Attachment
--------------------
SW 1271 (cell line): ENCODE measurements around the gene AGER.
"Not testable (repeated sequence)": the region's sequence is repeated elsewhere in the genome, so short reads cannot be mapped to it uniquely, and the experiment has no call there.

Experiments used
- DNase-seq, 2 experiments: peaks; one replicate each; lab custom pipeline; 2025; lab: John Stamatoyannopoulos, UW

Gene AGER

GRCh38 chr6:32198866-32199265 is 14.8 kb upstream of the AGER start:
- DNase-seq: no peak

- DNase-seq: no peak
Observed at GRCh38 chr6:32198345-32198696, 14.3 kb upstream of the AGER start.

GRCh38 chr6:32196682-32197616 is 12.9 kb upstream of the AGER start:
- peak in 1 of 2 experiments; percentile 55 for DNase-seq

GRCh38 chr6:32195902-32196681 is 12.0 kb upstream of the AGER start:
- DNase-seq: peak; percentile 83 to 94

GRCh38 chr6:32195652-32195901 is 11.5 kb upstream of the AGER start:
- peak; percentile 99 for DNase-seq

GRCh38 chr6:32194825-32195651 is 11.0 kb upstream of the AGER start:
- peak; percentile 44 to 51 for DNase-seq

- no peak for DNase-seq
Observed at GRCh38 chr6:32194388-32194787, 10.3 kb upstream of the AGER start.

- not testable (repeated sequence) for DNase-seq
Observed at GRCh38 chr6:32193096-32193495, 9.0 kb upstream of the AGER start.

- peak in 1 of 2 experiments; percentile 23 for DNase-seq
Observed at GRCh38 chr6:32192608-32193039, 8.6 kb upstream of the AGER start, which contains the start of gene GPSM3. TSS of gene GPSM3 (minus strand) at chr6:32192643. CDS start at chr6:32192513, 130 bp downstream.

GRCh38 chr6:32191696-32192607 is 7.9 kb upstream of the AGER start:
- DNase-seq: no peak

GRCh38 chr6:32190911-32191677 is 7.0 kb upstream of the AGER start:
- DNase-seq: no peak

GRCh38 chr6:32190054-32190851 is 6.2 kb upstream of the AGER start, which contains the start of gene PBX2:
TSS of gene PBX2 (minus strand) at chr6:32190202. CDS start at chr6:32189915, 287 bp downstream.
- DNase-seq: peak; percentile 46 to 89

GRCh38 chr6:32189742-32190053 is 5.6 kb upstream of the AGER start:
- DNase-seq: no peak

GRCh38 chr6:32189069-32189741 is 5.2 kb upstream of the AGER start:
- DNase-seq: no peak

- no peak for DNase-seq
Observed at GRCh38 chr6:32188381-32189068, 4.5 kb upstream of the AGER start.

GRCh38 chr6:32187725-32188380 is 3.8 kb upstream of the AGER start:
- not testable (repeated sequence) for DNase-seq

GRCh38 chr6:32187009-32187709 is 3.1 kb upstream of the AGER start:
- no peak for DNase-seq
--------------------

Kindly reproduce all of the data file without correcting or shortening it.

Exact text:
SW 1271 (cell line): ENCODE measurements around the gene AGER.
"Not testable (repeated sequence)": the region's sequence is repeated elsewhere in the genome, so short reads cannot be mapped to it uniquely, and the experiment has no call there.

Experiments used
- DNase-seq, 2 experiments: peaks; one replicate each; lab custom pipeline; 2025; lab: John Stamatoyannopoulos, UW

Gene AGER

GRCh38 chr6:32198866-32199265 is 14.8 kb upstream of the AGER start:
- DNase-seq: no peak

- DNase-seq: no peak
Observed at GRCh38 chr6:32198345-32198696, 14.3 kb upstream of the AGER start.

GRCh38 chr6:32196682-32197616 is 12.9 kb upstream of the AGER start:
- peak in 1 of 2 experiments; percentile 55 for DNase-seq

GRCh38 chr6:32195902-32196681 is 12.0 kb upstream of the AGER start:
- DNase-seq: peak; percentile 83 to 94

GRCh38 chr6:32195652-32195901 is 11.5 kb upstream of the AGER start:
- peak; percentile 99 for DNase-seq

GRCh38 chr6:32194825-32195651 is 11.0 kb upstream of the AGER start:
- peak; percentile 44 to 51 for DNase-seq

- no peak for DNase-seq
Observed at GRCh38 chr6:32194388-32194787, 10.3 kb upstream of the AGER start.

- not testable (repeated sequence) for DNase-seq
Observed at GRCh38 chr6:32193096-32193495, 9.0 kb upstream of the AGER start.

- peak in 1 of 2 experiments; percentile 23 for DNase-seq
Observed at GRCh38 chr6:32192608-32193039, 8.6 kb upstream of the AGER start, which contains the start of gene GPSM3. TSS of gene GPSM3 (minus strand) at chr6:32192643. CDS start at chr6:32192513, 130 bp downstream.

GRCh38 chr6:32191696-32192607 is 7.9 kb upstream of the AGER start:
- DNase-seq: no peak

GRCh38 chr6:32190911-32191677 is 7.0 kb upstream of the AGER start:
- DNase-seq: no peak

GRCh38 chr6:32190054-32190851 is 6.2 kb upstream of the AGER start, which contains the start of gene PBX2:
TSS of gene PBX2 (minus strand) at chr6:32190202. CDS start at chr6:32189915, 287 bp downstream.
- DNase-seq: peak; percentile 46 to 89

GRCh38 chr6:32189742-32190053 is 5.6 kb upstream of the AGER start:
- DNase-seq: no peak

GRCh38 chr6:32189069-32189741 is 5.2 kb upstream of the AGER start:
- DNase-seq: no peak

- no peak for DNase-seq
Observed at GRCh38 chr6:32188381-32189068, 4.5 kb upstream of the AGER start.

GRCh38 chr6:32187725-32188380 is 3.8 kb upstream of the AGER start:
- not testable (repeated sequence) for DNase-seq

GRCh38 chr6:32187009-32187709 is 3.1 kb upstream of the AGER start:
- no peak for DNase-seq